[EM] Fwd: Chicken Dilemma--To whom is it a problem? (pt 1)

Michael Ossipoff email9648742 at gmail.com
Thu Oct 17 08:12:52 PDT 2013

Hi Juho--

> On Thu, Oct 17, 2013 at 12:24 AM, Juho Laatu <juho4880 at yahoo.co.uk> wrote:
> On 17.10.2013, at 5.47, Michael Ossipoff wrote:
>> Though Dem isn't worse than Repub, it's largely a matter of principle
>> with me, to not endorse the Republocrats by voting for any of them. A
>> matter of aesthetics too.
> Yes, this is thought-provoking. We usually define rational voting so that we refer only to the outcome of this elecion in > question. In that sense, do you agree that you would be an irrational voter?


Sometime maybe a very little, yes, if we narrowly define rationality
according to the immediate result.

But I don't even agree that there's really any immediate benefit from
electing the Democrat instead of the Republican. Look at Obama. Could
a Republcan really be worse? The time when the Democrats might sound
better is during the campaign. Someone at _The Progressive_ magazine
pointed out that the Dems are progressives in the campaign, and
Republicans in office. That's because they get their votes from one
segment of the population, and their money and instructions from
another segment of the population. So maybe I'm not really so
irrational, then, if it really doesn't make any difference. How many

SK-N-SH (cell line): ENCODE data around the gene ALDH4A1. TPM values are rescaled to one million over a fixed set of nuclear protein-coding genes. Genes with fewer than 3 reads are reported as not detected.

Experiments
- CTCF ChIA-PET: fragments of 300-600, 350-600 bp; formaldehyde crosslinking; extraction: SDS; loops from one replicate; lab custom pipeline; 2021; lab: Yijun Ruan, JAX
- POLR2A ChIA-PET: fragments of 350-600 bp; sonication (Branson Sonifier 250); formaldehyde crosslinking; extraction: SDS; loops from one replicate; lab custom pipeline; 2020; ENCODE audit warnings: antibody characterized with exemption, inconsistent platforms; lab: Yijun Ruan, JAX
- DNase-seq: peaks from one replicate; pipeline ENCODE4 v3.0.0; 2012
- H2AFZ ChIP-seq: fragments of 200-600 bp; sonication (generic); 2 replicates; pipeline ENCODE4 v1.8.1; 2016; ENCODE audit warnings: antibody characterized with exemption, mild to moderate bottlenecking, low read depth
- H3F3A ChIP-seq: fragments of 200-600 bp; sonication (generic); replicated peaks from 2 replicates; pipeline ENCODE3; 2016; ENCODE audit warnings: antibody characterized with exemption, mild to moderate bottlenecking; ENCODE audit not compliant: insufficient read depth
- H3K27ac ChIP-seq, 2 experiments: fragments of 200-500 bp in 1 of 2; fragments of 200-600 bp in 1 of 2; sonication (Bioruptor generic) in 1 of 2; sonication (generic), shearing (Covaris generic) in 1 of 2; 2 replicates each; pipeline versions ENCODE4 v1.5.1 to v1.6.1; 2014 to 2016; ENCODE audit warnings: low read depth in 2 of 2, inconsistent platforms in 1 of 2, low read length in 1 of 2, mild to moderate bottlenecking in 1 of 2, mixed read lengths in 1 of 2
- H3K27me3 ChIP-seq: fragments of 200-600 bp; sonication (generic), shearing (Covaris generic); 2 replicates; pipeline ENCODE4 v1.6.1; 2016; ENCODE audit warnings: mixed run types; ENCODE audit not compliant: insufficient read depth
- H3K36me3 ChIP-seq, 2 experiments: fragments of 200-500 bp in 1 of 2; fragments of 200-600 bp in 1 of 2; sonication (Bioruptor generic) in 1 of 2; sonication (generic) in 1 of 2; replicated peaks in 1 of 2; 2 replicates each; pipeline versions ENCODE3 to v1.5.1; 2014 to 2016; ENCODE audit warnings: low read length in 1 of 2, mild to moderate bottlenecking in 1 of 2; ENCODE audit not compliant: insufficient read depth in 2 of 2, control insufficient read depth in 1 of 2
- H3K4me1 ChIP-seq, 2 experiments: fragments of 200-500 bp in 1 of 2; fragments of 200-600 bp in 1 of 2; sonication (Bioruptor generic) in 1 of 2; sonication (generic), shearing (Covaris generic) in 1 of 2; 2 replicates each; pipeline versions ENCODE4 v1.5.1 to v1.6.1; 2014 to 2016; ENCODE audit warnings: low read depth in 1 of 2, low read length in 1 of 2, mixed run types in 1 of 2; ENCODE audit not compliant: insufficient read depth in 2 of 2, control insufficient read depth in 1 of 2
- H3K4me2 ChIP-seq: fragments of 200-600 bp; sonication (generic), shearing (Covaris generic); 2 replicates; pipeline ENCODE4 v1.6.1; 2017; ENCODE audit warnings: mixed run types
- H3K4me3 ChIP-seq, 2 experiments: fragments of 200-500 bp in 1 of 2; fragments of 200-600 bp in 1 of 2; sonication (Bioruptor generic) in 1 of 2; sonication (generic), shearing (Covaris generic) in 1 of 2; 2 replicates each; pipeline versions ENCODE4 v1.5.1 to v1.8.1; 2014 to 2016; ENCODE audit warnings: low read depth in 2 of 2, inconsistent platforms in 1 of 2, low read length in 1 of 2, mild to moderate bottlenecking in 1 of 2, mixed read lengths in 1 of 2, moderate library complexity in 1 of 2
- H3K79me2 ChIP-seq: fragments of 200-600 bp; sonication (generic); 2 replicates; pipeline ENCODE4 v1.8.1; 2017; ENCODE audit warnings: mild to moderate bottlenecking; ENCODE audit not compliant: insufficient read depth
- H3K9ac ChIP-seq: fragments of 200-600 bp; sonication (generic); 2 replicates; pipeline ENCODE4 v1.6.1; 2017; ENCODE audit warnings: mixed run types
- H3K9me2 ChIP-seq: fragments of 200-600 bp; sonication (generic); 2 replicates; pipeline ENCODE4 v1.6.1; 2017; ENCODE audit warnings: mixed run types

of the Democrat promises turn out to be true?

Besides, as you said, it can be rational to refuse to endorse
corruption and criminality, even if it comes in two versions, with one
microscopically less bad than the other.

You continued:

You could help electing the second worst instead of the worst (risk
free, let's assume that), but you refuse to do so. On the other hand
this definition of rational voting is not the whole truth. In real
life sometimes it makes sense e.g. not to vote at all to carry a
message to the system that the election is no good. I guess this is
what you are doing, in a rational way.



You continued:

 I guess the question is then, what if you would have an election
method that would be better than the current one, and also others than
republocrats would have been elected a few times, would it be possible
that you would then change your voting behaviour and start ranking all
the (meaningful) candidates?


Even if the voting system were IRV, which meets Later-No-Harm, I still
wouldn't include any Democrats in my ranking. I wouldn't want to dirty
my ballot thereby, and I wouldn't want to endorse corruption.

And what does it mean to be a "meaningful candidate"? How legitimately
meaningful is a party whose success is purely an artifact of dishonest
media promotion, and blackout of alternatives?

Michael Ossipoff

More information about the Election-Methods mailing list